Happy Mother’s Day!
I was a difficult pre-teen/teenager. I wasn’t into anything bad or harmful, but my attitude stunk like rotten eggs blending with sour milk. Like, it was bad.
No one took a harsher beating than my mother. She should’ve had my mouth surgically sewn shut- but she didn’t. We bickered and snapped and yelled and forced my dad to take shelter in his bedroom on more than one occasion.
We certainly didn’t like each other most of the time… but my mom has always loved me. And in hindsight, I love her even more for that. (Seriously, I was a little sh*t.) Of course, my mother is no saint- she’s as volatile as me with a hankering for nagging- but she taught me all the important stuff and made me who I am. Now, as a grown, married, 24-year old daughter, we get along pretty well.
. . .
When I was younger I thought you told me “no” a lot. No, you can’t go out with your friends at 10pm. No, we’re not going to let you drink alcohol at home with us. No, you can’t take a trip with your friends. No, you don’t need a new car. No, you can’t sleep in- we’re going to church. No, no, no.
Sometimes you didn’t say anything, even though you wanted to say “no.” You didn’t say anything about my insane first boyfriend. You didn’t say anything about my questionable friends. You didn’t say anything about the college I should attend or the instrument I should play or the color I dyed my hair… even though you definitely had opinions on all that.
But sometimes you said “yes.” And those “yes”s changed my life.
Yes, you may go get ice cream with your friend Kyle. (That was April 16, 2007. That was our first date because you said yes, even though it was a school night and it was already 8pm.)
Yes, you can bring that dog home. (Lylee will never know how much she owes to you. Thank you for letting us bring home our fur baby.)
Yes, we will pay for your college education. (I don’t even need to explain how lucky I am to have you (and dad) financially supporting my education.)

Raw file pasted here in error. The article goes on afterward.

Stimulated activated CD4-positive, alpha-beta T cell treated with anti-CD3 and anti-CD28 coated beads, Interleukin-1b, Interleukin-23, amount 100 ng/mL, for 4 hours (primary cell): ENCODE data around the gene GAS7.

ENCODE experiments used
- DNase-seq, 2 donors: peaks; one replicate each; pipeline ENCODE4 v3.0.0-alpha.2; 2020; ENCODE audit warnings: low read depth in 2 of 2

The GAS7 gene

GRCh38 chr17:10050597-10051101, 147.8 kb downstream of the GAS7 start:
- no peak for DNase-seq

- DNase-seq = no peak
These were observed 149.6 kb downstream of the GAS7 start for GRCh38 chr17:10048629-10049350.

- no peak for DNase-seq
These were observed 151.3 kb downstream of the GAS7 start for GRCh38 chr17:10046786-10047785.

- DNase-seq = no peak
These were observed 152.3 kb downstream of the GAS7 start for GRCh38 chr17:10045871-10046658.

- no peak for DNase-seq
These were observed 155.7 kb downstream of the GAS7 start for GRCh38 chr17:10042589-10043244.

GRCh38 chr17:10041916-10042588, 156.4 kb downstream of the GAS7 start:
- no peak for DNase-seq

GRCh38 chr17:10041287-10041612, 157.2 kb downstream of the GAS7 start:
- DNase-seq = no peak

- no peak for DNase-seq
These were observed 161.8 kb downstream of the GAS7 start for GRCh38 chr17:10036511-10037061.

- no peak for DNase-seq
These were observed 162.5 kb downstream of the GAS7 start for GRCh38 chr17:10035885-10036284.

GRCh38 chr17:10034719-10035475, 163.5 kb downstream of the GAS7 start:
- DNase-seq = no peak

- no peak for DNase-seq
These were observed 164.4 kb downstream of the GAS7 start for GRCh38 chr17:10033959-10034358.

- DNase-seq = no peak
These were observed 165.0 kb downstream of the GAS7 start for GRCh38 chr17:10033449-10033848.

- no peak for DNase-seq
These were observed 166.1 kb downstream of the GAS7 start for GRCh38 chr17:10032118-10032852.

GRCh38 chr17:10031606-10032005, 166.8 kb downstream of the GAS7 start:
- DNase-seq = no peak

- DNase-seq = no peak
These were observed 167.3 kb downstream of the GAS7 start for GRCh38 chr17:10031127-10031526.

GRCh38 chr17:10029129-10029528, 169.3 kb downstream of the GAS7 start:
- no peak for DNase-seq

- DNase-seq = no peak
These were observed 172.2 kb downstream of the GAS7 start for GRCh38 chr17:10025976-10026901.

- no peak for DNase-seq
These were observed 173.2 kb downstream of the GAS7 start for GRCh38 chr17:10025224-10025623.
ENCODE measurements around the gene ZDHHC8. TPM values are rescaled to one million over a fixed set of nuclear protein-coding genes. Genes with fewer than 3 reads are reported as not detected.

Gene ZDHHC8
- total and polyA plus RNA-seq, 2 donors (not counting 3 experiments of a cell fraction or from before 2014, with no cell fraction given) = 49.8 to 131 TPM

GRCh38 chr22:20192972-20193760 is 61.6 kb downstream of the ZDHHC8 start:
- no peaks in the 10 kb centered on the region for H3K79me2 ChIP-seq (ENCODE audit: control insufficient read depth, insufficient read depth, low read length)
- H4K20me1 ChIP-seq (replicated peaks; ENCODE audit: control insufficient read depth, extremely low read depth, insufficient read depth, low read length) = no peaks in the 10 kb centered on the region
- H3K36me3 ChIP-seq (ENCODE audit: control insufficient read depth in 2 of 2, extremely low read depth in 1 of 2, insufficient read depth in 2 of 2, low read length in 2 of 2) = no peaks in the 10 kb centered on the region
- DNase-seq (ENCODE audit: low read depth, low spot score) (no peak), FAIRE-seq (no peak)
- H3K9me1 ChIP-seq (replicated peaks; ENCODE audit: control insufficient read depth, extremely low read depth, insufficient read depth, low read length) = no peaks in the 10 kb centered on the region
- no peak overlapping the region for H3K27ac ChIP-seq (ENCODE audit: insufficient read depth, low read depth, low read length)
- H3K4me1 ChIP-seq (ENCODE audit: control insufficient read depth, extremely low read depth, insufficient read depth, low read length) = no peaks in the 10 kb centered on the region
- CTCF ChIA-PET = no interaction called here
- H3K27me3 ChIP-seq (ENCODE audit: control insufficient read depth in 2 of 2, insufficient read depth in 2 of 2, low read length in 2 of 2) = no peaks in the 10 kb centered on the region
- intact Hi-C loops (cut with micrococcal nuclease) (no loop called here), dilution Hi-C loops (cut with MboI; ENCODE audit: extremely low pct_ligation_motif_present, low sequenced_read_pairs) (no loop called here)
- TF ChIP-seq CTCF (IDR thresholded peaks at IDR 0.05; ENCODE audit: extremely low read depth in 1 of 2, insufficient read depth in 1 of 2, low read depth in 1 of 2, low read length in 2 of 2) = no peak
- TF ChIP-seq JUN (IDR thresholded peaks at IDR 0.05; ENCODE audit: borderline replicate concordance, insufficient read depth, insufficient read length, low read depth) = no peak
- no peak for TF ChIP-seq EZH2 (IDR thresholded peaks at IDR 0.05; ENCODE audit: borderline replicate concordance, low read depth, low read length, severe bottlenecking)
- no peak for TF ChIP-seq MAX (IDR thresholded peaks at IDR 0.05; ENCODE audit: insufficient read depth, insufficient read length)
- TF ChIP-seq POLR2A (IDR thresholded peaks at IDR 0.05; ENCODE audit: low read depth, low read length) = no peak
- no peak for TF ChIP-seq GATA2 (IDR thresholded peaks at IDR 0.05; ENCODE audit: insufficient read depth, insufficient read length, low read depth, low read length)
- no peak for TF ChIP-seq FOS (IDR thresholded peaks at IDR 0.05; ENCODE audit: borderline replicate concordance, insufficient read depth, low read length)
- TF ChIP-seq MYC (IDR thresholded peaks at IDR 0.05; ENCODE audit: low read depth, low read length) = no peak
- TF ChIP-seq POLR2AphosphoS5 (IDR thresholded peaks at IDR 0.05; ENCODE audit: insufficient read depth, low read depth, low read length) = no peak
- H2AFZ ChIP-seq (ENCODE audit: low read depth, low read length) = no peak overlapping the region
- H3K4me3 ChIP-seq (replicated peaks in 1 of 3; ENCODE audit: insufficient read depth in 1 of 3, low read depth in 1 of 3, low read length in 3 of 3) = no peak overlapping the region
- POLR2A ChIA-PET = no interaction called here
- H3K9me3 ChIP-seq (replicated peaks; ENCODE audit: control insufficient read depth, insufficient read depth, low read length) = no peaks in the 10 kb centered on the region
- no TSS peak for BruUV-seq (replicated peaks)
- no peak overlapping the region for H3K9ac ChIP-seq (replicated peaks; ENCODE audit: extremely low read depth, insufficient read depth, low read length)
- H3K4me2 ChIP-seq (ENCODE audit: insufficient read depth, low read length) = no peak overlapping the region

Yes, yes, yes.
Now I call you on a Friday night to see if you want to hang out. Now I think about what a fabulous grandma you’ll make someday. Now I look back and think that the best gift you gave me was my baby brother. Now I can’t imagine being raised by another other woman.
Thank God for Mom. Happy Mother’s Day, Elsie! I love you.
. . .
Happy Mother’s Day to my mom and my mother-in-law.
Happy Mother’s Day to my grandmothers and the great-grandmothers out there.
Happy Mother’s Day to foster moms, step-moms, and “moms.”
Happy Mother’s Day to all the new moms I know- especially my best friend, Erica!
Happy Mother’s Day to moms that have lost a child or are fighting to have a child.
Happy Mother’s Day to the dads that fill the role of “mom.”
Happy Mother’s Day, y’all.
2 Comments Add yours
ahhh we were so alike as teenagers! i still apologize to my mom and when she was out for my birthday a few months ago, she said “let’s cheers to leaving that in the past and appreciating the relationship we have now.” pretty lucky to have moms that are forgiving 🙂
Almost all of my birthday/Mother’s Day cards apologize for my teenage behavior, lol. She just laughs and tells me she’s got the shoulder for me to cry on when my future children give me back all the attitude I once had…. hahaha 🙂